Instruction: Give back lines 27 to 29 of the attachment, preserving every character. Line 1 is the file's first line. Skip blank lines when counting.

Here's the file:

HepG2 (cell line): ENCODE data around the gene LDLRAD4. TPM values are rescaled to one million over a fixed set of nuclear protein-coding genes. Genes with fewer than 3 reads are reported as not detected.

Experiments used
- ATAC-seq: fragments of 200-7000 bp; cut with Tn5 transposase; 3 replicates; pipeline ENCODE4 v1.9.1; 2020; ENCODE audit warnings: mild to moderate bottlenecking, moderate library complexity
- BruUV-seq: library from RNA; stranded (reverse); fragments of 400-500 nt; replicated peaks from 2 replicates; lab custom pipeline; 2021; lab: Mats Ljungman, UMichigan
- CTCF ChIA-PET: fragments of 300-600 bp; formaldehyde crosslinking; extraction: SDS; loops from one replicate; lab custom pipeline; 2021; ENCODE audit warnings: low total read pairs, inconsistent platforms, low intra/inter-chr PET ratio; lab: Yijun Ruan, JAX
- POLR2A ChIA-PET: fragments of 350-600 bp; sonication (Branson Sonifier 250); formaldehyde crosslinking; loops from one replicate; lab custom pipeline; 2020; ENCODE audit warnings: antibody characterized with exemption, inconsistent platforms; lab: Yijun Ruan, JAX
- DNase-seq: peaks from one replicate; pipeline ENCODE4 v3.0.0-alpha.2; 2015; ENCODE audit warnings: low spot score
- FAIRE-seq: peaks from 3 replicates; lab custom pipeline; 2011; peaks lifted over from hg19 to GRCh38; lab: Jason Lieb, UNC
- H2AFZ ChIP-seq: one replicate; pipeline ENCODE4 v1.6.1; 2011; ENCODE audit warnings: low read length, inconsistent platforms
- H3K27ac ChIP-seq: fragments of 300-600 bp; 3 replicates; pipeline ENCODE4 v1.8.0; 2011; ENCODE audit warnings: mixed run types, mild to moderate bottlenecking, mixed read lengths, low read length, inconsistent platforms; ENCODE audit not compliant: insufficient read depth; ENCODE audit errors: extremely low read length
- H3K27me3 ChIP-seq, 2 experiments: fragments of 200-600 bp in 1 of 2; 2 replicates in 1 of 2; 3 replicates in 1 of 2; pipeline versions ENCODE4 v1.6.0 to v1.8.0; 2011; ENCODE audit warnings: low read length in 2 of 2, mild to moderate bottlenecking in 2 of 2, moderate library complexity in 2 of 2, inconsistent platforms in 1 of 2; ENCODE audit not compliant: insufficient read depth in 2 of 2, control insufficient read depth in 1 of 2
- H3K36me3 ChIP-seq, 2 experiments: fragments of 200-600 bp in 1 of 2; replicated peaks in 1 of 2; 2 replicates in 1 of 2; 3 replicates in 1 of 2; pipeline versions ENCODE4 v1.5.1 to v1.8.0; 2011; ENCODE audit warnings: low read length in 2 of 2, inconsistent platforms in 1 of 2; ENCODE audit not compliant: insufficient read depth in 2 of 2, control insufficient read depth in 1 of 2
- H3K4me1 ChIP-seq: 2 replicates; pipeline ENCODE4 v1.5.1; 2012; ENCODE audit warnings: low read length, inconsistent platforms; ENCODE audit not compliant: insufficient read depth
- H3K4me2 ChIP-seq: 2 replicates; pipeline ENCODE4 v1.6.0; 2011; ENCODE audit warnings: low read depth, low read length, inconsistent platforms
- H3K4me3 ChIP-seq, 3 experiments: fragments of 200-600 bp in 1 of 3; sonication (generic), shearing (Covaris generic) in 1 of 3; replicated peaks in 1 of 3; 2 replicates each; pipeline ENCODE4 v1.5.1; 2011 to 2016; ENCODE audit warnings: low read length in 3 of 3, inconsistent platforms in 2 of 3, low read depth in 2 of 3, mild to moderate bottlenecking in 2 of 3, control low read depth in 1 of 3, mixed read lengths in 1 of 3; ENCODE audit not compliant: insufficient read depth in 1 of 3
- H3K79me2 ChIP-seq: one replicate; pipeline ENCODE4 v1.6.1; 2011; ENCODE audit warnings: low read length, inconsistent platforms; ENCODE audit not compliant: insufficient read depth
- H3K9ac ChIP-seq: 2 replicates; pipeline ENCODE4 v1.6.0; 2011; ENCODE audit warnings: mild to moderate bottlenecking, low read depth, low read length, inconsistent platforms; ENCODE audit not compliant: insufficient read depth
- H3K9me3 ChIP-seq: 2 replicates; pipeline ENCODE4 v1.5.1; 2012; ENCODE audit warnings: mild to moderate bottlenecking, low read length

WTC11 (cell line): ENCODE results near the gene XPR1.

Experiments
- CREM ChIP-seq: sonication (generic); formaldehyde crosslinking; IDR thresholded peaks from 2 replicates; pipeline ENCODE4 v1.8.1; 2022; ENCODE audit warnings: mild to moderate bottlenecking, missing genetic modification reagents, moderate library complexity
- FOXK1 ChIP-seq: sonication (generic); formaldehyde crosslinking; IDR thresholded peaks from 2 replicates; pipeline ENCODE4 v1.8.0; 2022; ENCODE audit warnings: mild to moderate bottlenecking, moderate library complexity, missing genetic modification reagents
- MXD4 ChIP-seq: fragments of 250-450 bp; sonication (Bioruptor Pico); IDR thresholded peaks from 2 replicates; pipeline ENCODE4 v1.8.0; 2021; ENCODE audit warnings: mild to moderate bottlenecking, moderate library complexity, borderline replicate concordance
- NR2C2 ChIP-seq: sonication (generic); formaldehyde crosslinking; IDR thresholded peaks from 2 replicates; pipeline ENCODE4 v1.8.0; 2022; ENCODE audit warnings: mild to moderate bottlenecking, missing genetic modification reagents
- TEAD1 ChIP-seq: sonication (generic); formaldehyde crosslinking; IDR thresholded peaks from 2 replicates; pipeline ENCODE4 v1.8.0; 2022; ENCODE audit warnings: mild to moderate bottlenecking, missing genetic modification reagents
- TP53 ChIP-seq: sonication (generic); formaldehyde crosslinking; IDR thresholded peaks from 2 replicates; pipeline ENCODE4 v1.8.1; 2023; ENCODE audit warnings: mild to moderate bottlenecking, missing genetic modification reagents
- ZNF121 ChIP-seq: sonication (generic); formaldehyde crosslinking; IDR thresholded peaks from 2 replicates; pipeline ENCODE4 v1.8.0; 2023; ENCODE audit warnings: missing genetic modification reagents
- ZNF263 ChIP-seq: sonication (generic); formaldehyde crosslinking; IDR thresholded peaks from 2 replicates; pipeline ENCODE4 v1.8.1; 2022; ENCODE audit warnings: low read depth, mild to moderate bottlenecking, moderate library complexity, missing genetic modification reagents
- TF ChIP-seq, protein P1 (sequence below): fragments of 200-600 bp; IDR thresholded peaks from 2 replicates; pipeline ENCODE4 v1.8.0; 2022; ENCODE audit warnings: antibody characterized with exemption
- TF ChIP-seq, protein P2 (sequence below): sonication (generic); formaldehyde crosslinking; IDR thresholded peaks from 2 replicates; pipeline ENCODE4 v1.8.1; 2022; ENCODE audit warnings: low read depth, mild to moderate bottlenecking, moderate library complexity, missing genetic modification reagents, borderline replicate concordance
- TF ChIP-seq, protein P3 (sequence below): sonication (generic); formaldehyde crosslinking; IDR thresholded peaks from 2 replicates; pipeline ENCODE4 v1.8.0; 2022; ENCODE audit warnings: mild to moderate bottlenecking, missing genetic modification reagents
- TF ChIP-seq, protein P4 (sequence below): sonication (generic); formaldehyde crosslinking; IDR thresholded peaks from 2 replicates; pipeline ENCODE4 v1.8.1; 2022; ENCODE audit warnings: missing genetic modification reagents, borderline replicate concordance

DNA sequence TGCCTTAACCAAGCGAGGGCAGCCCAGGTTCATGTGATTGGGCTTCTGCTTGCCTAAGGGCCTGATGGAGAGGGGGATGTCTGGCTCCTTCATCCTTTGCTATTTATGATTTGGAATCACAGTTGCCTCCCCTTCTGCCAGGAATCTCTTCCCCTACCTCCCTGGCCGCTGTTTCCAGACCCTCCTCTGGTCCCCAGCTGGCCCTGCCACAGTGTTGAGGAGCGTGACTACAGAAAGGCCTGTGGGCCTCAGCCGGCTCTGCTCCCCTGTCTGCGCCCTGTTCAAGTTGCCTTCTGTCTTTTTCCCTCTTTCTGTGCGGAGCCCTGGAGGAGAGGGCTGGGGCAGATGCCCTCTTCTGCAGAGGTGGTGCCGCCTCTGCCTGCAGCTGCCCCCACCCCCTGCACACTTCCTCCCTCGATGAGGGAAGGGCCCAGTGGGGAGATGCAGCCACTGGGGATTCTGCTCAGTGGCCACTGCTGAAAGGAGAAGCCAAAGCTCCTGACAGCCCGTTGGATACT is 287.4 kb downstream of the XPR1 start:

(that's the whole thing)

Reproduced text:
- ZNF121 ChIP-seq: sonication (generic); formaldehyde crosslinking; IDR thresholded peaks from 2 replicates; pipeline ENCODE4 v1.8.0; 2023; ENCODE audit warnings: missing genetic modification reagents
- ZNF263 ChIP-seq: sonication (generic); formaldehyde crosslinking; IDR thresholded peaks from 2 replicates; pipeline ENCODE4 v1.8.1; 2022; ENCODE audit warnings: low read depth, mild to moderate bottlenecking, moderate library complexity, missing genetic modification reagents
- TF ChIP-seq, protein P1 (sequence below): fragments of 200-600 bp; IDR thresholded peaks from 2 replicates; pipeline ENCODE4 v1.8.0; 2022; ENCODE audit warnings: antibody characterized with exemption